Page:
One of the most common responses I got when I told people I was taking a gap year was this:

“How will you adjust to school again?”

Honestly, I had no idea. The summer before college whizzed by as I traveled, spent time with family, and fell in love. I didn’t spend a lot of time wondering how I would pass my introductory language exam.

What that meant is that, when I got home in August, I suddenly had two weeks to prepare for college. Here’s what I learned about preparing for college before you get to campus.

Some of the following links are affiliate links, marked with an asterisk (*). Read about affiliate links and my disclosure here.

1. Join online communities, but don’t give them too much weight. Your college probably has a Facebook group or online community for your class year. There may also be a Tumblr tag, an active YikTak, and who knows what else linked to your college! My advice is to go ahead and check it out – the Facebook group is great for making friends! – but don’t give it too much weight. There are different sides to every college, and your experience will not be exactly like what you see online. Come in with an open mind towards both people and your school.

2. Look into major requirements. If you already know what you want to study when you come to college, it’s a smart idea to take a look the class requirements for that major or minor. If you don’t know yet, that’s totally fine! Scan the different department pages and take a look at the classes they require. That way, you have a good idea of which classes you may want to take to explore different programs.

3. Look into clubs. Many colleges have a webpage featuring some of their more popular and active clubs. Often, this page can be found somewhere in the “students” tab of your college’s website, or under “student life.” Alternatively, search online for the name of your college with the word “clubs” or “organizations” to see it and get an idea of what campus life will be like! This will let you come into the orientation club fair with an idea of what you want.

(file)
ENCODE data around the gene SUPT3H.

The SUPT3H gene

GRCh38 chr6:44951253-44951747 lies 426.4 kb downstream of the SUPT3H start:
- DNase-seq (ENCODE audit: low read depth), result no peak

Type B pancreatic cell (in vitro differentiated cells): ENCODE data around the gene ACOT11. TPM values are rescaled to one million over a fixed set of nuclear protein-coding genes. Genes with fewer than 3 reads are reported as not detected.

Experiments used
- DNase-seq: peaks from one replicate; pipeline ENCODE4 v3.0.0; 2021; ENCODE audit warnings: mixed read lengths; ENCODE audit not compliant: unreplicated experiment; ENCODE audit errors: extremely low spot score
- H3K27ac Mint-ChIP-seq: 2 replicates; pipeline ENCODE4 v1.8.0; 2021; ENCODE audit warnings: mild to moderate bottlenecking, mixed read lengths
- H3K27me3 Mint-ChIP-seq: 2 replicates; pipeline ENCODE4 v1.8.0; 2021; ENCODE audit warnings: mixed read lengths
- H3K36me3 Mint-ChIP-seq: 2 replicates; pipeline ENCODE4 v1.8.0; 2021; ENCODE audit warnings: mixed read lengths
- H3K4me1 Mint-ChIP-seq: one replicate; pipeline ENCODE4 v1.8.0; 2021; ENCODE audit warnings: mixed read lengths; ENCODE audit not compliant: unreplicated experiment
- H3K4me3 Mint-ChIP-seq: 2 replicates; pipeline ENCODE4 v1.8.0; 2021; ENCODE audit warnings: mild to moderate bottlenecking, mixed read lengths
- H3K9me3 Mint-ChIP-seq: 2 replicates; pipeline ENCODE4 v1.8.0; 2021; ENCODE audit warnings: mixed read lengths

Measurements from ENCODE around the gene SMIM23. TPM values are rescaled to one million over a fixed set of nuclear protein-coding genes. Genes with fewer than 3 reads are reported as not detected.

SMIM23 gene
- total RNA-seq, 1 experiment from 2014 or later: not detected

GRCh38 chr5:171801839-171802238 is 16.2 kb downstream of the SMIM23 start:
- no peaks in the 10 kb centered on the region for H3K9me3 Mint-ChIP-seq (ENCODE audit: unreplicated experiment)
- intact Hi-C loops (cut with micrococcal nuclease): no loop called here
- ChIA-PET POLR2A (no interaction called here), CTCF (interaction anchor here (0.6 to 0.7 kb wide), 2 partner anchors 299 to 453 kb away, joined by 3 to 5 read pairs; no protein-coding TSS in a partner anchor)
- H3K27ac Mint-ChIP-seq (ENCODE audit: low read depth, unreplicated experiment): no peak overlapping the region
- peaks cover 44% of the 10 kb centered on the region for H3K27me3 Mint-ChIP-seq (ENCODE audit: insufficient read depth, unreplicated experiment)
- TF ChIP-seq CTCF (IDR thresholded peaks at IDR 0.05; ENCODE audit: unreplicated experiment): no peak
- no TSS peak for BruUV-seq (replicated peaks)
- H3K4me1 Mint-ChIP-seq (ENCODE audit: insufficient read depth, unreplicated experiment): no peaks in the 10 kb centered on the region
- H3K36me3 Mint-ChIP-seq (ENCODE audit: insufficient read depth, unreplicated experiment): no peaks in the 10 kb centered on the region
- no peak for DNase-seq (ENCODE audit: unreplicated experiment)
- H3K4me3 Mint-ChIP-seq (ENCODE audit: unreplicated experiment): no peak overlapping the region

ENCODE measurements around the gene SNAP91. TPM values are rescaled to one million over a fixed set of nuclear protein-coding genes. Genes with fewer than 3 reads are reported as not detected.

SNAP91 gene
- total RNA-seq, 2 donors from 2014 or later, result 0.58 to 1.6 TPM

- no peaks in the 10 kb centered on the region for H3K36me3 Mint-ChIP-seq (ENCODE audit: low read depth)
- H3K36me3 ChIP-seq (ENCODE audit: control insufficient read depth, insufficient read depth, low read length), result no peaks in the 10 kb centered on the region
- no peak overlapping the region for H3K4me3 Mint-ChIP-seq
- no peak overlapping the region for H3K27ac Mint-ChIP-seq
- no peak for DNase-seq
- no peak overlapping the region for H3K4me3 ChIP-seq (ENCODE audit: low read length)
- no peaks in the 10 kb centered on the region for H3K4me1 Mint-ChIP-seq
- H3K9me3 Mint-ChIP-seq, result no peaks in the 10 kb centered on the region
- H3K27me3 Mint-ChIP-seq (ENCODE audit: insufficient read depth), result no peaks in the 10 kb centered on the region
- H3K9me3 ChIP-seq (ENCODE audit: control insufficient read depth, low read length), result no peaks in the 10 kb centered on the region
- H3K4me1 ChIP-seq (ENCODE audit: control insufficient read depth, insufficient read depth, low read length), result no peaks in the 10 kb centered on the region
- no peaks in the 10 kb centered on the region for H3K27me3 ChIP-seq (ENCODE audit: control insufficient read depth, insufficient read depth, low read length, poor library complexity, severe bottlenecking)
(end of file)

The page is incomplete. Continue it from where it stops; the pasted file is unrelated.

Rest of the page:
4. Do the reading. If your college sends you a book to read for college orientation, read (or at least skim) it! It will give you something to talk about with other incoming students, and reading in general is a great way to expand your mind and prepare yourself for hours of college reading when the semester starts. Now is also a great time to do some pleasure reading before school starts!

5. Contact your roommate(s). It’s also a great idea to reach out to your roommate(s) before you meet at orientation. Introduce yourself with an email or phone call, and ask about them and their preferences. Are they okay with overnight guests? How do they feel about drugs or alcohol? How neat or messy are they, and what is their sleep schedule like? These questions will help you establish expectations with your roommate before you even meet, and will set you up for a smoother year.

7. Sign up for Amazon Student.Amazon student is a great program that offers free two-day shipping and a ton of exclusive discounts on things like laptops and textbooks. Better yet, if you have already received your .edu email, it is free for the first six months! Give it a go – you’ll thank yourself when it comes time to order textbooks.

8. Pack! I had such a hard time knowing what to pack when I moved in to college. A year after my own move-in, I wrote this guide to packing for college with all my advice for what to buy, what to bring, and what to leave at home. I hope it helps you out!

This post was originally published SaraLaughed.com. It has been modified and improved for use at College Compass with permission of the author.

Sara Laughed

Sara is the founder of College Compass and an alumna of Wellesley College and Oxford University. She runs the popular blog Sara Laughed. Her greatest aspiration is to live a creative life fueled by love and coffee. Follow her onTwitter and Instagram at @SaraLaughed.

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